And all this time I had thought that Biden was just an extreme example of senatorial gasbaggery. But the man can also issue a threat that might scare off Pee-wee Herman.

PAUL adds: The revival of the national security gap between Democrats and Republicans, which had diminished in 2006-2007, reflects the difference between doing poorly in a war and doing well.  Thursday, September 11, 2008




By Chuck Asay

Political Cartoons by Chuck Asay




By Ed Morrissey

The New York Times editorial board scoffs at Sarah Palin and her qualifications to be Vice President.  In its lead editorial, the Gray Lady states that Palin has no “national or foreign policy experience” and is therefore unqualified to be “standy president”.  For some reason, they don’t seem troubled at all about Barack Obama’s complete lack of foreign-policy experience or his short three years in the Senate, two of which he’s spent running for the top job:

It is well past time for Sarah Palin, Republican running mate, governor of Alaska and self-proclaimed reformer, to fill in for the voting public the gaping blanks about her record and qualifications to be vice president. …

Voters have a right to hear Ms. Palin explain in detail her qualifications to be standby president with no national or foreign policy experience. More is required of any serious candidate for such a high office than one interview with questions put by one selected source.

They also include this Obama Campaign snipe:

She could explain, as well, why she was for the Bridge to Nowhere when it was first proposed and reversed field once it became a symbol of legislative abuse.

Have they asked Barack Obama and Joe Biden to explain their votes in support of this “symbol of legislative abuse”?  After all, they were the legislators who helped it pass Congress in the first place.  She “reversed field” to stop the abuse, something neither Biden nor Obama bothered to do.  So who needs to provide the explanation more, and why isn’t the Times demanding it?

And on experience, the Newsbusters note that the Paper of Record doesn’t bother checking its own.  In a July 1984 editorial, the New York Times wrote a stirring defense of finding running mates from outside the established political class, especially to find a woman to join the ticket — and wondered why mayors didn’t get more interest from presidential nominees, emphases mine:

Yet to be shrill is no worse than to be righteous, like the people who insist that the women Vice Presidential candidates so far proposed lack the requisite standing and experience. Why, it is said, none of them is even a senator.

Where is it written that only senators are qualified to become President? Surely Ronald Reagan does not subscribe to that maxim. Or where is it written that mere representatives aren’t qualified, like Geraldine Ferraro of Queens?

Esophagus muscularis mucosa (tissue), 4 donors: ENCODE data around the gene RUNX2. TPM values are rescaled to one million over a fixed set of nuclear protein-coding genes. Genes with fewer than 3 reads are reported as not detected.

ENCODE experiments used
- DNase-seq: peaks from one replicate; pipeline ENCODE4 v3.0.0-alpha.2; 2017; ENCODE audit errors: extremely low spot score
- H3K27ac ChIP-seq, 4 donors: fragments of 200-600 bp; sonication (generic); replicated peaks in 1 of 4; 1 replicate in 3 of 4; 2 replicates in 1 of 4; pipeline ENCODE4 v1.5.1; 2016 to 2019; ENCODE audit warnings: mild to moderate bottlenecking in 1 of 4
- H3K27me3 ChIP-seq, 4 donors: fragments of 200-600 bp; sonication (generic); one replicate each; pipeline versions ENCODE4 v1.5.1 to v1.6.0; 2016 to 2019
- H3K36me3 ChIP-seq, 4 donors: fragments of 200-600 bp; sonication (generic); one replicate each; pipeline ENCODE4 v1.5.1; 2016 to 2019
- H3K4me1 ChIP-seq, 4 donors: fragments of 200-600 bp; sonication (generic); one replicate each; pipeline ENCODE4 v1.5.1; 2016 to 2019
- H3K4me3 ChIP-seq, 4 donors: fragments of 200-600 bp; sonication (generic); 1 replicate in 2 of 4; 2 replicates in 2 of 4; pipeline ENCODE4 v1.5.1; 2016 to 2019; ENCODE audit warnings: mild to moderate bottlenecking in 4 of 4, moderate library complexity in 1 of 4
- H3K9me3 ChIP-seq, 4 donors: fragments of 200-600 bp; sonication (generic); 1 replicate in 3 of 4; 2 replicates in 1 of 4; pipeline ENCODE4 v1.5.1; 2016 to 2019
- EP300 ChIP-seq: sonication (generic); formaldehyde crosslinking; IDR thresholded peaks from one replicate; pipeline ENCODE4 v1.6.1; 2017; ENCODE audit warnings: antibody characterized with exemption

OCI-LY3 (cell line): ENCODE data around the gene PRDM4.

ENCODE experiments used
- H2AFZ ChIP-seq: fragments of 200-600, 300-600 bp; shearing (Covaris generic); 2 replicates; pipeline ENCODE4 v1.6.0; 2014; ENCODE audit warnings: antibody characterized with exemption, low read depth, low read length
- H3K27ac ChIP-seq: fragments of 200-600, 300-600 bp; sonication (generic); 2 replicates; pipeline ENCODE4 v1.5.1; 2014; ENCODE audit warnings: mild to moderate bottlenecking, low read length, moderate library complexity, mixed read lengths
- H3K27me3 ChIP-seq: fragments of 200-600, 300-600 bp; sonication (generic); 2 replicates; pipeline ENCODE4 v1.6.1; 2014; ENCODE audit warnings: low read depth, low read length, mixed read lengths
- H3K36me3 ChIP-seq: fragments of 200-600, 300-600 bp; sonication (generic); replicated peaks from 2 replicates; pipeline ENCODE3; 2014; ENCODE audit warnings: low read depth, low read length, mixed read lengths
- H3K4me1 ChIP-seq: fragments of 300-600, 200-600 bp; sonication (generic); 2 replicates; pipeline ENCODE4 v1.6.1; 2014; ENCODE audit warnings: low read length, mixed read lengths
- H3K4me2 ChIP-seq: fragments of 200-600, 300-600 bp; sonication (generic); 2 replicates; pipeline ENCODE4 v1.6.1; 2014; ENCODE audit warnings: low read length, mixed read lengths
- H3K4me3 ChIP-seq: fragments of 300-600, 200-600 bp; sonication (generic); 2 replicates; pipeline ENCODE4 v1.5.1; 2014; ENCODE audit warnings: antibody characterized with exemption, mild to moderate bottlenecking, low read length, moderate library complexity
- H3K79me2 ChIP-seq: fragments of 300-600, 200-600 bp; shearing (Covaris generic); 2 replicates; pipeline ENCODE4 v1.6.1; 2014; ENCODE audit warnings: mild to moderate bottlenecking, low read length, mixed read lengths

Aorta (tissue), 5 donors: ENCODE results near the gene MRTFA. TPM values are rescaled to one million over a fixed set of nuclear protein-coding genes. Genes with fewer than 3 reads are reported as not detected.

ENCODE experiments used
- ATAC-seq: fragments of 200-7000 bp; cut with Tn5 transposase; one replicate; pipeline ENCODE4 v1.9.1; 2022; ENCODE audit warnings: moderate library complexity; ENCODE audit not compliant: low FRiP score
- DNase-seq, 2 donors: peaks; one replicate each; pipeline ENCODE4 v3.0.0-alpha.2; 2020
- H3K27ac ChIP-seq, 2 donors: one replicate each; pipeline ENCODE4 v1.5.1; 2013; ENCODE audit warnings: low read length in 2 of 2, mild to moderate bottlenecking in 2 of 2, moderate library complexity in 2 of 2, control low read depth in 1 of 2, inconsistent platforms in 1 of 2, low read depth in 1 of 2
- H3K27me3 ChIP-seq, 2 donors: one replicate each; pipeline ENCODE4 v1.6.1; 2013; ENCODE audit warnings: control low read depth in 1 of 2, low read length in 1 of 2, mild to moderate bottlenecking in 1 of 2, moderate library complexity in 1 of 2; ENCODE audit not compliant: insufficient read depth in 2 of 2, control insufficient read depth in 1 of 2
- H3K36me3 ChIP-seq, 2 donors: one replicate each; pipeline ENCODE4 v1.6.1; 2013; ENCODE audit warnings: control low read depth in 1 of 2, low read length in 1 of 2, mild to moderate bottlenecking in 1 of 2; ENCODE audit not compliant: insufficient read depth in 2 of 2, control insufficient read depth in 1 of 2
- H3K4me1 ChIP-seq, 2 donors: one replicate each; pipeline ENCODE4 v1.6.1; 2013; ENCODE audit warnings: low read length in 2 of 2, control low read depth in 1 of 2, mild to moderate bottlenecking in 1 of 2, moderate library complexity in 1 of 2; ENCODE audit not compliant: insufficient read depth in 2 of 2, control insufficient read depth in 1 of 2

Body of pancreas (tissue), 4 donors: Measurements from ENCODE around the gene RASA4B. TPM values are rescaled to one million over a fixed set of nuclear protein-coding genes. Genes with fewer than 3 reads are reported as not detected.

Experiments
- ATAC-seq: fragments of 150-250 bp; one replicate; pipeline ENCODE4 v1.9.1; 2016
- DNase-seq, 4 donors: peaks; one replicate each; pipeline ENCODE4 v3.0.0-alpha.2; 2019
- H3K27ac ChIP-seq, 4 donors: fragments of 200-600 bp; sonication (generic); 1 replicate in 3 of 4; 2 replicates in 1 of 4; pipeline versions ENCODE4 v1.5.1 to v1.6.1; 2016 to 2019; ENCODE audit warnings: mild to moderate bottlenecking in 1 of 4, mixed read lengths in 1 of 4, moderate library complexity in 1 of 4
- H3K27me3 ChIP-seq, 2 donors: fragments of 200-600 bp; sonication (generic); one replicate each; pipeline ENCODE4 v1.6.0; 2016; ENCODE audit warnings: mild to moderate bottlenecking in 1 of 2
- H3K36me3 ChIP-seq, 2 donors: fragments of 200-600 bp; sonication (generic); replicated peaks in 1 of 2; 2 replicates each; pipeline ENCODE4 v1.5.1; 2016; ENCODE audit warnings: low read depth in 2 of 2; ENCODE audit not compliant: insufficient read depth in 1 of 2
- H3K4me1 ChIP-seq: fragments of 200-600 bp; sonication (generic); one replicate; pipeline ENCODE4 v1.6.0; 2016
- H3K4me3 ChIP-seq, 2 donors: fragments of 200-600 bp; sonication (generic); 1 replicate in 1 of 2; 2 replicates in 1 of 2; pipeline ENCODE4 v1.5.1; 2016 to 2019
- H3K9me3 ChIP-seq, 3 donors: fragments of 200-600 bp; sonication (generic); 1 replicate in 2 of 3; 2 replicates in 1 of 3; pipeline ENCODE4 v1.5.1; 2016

It should be noted that Geraldine Ferraro at this time had five years in Congress, and no other experience in political office.  She had spent the previous five years as an assistant DA in Queens County.  She was head of the Special Victims Unit, but otherwise had no executive experience at all.

Representative Morris Udall, who lost New Hampshire to Jimmy Carter by a hair in 1976, must surely disagree. So must a longtime Michigan Congressman named Gerald Ford. Where is it written that governors and mayors, like Dianne Feinstein of San Francisco, are too local, too provincial?

Dianne Feinstein had six years experience as mayor of San Francisco at this writing.  Prior to that, she was on the Board of Supervisors for eight years, serving as its president for a time.  Otherwise, Feinstein also lacked national and foreign-policy experience.

That didn’t stop Richard Nixon from picking Spiro Agnew, a suburban politician who became Governor of Maryland.

And look how well that worked out for Nixon.

Remember the main foreign affairs credential of Georgia’s Governor Carter: He was a member of the Trilateral Commission.

See above.

Presidential candidates have always chosen their running mates for reasons of practical demography, not idealized democracy. One might even say demography is destiny: this candidate was chosen because he could deliver Texas, that one because he personified rectitude, that one because he appealed to the other wing of the party. On occasion, Americans find it necessary to rationalize this rough-and-ready process. What a splendid system, we say to ourselves, that takes little-known men, tests them in high office and permits them to grow into statesmen. This rationale may even be right, but then let it also be fair. Why shouldn’t a little-known woman have the same opportunity to grow? We may even be gradually elevating our standards for choosing Vice Presidential candidates. But that should be done fairly, also. Meanwhile, the indispensable credential for a Woman Who is the same as for a Man Who - one who helps the ticket.

I guess they must have neglected to put the caveat at the bottom in 1984: “This only applies to Democrats.”  Thursday, September 11, 2008




By Jerry Holbert